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It’s Official: Taylor Swift’s ‘1989’ Sold Just Under 1.3 Million Copies

The rest of the music industry gets weaker, and T-Swift keeps getting stronger

In a world where everyone else EVERYONE else is selling a fraction of what they once did, Taylor Swift keeps not only one-upping her own sales recrods, but setting historic marks in the process. Last night, Billboard announced the official tally for the first-week sales of Taylor Swift’s fifth album, 1989, and as previously predicted, they’re her best yet: 1.287 million, beating her previous first-week peak (1.208 mil, earned by fourth album Red) by about 80,000, and besting any other album released in over a decade, since Eminem’s The Eminem Show moved 1.322 million in its first full week of availability back in 2002.

Swift’s sales are not only the best first-week numbers of 2014, they’re the best 2014 numbers, period no other album from this year has even sold 750k yet total, and only the juggernaut Frozen soundtrack (3.2 million in sales this year, after being released in 2013) has sold more among all-time albums. And perhaps most impressively, 1989’s opening bow makes Taylor the only artist in Soundscan history to move a million in a first week three separate times let alone to do it three times in a row, with bigger numbers earch time.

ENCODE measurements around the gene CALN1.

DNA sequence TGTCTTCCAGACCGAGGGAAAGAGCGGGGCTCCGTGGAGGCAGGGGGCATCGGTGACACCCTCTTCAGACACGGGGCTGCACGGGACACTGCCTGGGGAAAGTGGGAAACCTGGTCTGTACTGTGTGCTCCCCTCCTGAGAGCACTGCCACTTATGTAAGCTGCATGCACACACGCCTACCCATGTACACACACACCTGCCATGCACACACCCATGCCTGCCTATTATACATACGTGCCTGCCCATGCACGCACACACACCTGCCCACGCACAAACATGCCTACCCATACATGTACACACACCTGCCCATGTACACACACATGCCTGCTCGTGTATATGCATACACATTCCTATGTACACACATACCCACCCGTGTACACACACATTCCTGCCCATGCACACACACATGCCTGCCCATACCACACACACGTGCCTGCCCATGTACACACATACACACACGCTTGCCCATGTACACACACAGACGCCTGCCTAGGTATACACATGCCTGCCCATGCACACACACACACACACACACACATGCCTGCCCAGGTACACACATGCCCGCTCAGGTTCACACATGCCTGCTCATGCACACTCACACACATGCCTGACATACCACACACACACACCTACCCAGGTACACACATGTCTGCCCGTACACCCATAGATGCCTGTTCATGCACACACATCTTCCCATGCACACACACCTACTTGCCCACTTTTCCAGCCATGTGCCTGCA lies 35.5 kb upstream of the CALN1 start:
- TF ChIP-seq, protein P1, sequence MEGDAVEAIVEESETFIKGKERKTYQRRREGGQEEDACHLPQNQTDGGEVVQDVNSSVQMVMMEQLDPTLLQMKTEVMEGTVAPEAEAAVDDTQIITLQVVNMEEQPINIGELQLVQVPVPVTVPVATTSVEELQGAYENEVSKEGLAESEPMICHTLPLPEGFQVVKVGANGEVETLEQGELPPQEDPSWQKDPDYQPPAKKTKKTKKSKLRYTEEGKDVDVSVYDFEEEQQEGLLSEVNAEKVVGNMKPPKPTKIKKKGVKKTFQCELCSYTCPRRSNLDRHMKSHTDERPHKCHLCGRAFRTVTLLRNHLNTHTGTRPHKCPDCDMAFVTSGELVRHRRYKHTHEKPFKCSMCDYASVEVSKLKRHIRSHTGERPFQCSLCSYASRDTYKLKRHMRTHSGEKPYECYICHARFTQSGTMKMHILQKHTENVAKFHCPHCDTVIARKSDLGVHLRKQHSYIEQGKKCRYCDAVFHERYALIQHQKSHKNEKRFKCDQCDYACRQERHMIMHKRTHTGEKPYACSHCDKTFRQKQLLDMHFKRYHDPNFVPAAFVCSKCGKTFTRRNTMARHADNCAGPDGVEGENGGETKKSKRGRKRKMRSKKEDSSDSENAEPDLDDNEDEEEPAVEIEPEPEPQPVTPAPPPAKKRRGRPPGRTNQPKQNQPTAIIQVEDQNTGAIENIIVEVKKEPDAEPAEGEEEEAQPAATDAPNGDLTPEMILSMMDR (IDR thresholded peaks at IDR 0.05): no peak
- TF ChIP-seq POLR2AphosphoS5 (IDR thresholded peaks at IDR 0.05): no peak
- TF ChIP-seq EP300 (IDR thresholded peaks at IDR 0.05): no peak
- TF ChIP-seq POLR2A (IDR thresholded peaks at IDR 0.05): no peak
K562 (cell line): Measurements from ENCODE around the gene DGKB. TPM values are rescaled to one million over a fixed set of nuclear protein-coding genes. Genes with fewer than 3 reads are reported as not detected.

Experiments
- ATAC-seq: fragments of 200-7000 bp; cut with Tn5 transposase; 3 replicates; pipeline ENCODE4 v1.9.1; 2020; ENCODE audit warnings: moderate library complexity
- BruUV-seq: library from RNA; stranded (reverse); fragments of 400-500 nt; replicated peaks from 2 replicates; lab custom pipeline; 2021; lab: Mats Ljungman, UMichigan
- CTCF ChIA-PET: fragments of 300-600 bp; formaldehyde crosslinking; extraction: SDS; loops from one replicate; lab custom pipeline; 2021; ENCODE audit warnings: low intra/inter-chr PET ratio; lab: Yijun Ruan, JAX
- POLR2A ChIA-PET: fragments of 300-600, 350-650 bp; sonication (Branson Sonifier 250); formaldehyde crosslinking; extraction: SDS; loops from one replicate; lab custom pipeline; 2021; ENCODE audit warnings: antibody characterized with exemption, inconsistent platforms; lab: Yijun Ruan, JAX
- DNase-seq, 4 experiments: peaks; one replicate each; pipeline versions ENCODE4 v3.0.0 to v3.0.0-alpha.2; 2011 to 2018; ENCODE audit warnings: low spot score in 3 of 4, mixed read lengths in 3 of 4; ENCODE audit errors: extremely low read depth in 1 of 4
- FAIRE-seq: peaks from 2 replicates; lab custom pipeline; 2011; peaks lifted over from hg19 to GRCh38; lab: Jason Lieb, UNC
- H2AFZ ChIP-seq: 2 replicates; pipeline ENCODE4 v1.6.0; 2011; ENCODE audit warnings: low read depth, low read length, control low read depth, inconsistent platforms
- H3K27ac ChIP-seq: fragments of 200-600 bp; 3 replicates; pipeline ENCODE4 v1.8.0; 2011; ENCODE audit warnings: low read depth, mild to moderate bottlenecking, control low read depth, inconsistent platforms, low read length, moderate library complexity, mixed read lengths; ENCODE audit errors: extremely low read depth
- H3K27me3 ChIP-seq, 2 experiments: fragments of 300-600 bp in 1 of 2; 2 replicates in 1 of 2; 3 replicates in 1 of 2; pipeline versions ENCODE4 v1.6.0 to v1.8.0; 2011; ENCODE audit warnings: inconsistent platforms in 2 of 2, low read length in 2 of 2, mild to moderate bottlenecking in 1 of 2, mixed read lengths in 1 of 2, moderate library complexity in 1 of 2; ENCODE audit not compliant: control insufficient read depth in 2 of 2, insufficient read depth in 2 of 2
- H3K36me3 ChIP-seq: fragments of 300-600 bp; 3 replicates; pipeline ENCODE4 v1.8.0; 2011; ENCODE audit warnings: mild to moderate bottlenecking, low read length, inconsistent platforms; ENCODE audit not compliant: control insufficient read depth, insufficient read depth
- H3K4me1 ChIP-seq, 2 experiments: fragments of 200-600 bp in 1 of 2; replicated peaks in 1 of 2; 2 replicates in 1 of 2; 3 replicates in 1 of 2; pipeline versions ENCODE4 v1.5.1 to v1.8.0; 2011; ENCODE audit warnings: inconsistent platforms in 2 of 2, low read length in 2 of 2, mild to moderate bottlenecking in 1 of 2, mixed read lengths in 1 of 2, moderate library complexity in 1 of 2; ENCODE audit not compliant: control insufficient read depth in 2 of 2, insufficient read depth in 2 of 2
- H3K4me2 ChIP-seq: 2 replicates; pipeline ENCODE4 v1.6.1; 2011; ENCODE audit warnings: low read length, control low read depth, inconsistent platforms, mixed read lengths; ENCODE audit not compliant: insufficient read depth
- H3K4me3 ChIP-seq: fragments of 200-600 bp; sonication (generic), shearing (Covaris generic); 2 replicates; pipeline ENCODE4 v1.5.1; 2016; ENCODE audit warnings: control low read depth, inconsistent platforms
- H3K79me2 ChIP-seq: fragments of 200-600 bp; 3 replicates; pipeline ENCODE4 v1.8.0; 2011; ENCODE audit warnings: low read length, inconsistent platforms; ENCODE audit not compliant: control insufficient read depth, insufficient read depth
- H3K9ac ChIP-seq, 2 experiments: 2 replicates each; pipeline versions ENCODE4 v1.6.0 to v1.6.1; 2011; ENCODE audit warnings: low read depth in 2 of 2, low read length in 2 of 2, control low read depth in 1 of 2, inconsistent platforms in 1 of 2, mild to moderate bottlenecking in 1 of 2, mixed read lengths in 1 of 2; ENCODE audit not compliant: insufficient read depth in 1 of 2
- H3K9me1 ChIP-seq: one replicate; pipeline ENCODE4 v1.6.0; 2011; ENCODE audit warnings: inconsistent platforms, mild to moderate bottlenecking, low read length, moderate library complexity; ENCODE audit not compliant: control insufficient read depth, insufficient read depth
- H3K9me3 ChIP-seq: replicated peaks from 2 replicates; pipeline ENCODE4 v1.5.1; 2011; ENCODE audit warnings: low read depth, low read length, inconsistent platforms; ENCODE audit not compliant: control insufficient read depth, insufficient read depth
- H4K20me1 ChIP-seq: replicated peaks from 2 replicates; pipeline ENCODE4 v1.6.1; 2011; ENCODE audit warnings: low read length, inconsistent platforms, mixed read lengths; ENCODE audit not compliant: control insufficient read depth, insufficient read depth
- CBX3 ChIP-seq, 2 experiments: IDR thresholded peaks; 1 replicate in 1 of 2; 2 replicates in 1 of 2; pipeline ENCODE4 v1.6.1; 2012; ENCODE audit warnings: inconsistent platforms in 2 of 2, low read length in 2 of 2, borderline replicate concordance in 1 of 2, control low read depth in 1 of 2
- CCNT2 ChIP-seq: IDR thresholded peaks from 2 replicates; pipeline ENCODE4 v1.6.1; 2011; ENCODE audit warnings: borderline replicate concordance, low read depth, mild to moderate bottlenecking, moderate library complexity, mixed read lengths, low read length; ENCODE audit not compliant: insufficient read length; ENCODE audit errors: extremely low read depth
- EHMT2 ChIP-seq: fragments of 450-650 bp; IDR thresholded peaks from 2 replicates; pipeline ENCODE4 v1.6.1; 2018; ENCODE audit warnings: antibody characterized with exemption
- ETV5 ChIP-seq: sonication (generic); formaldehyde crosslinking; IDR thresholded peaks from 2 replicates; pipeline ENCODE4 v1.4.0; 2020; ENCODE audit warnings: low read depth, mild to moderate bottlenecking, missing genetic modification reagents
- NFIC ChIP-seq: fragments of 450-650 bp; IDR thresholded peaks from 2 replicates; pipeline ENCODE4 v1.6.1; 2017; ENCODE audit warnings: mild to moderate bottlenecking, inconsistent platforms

It’s hard to put the singer/songwriter’s commercial accomplishments in proper perspective, but think of it this way: Remember around the turn of the century, when Barry Bonds, Mark McGwire and Sammy Sosa were breaking previously unbeatable single-season home-run records with disturbing regularity? And since then, how with the end of the steroid era and with changes in pitching rules and a whole bunch of other stuff, the home-run totals have sloped precipitously downward? Well, Taylor Swift is coming around and still smacking 65-70 dingers a year, in a time when nobody else can even break 40. She might need to be the first artist ever investigated for chart-performance-enhancing drugs.

Congrats to Taylor, and congrats to the rest of America for demonstrating that there is still this thing called “the music industry” that totally exists and occasionally serves to move product and get people paid. Who knew?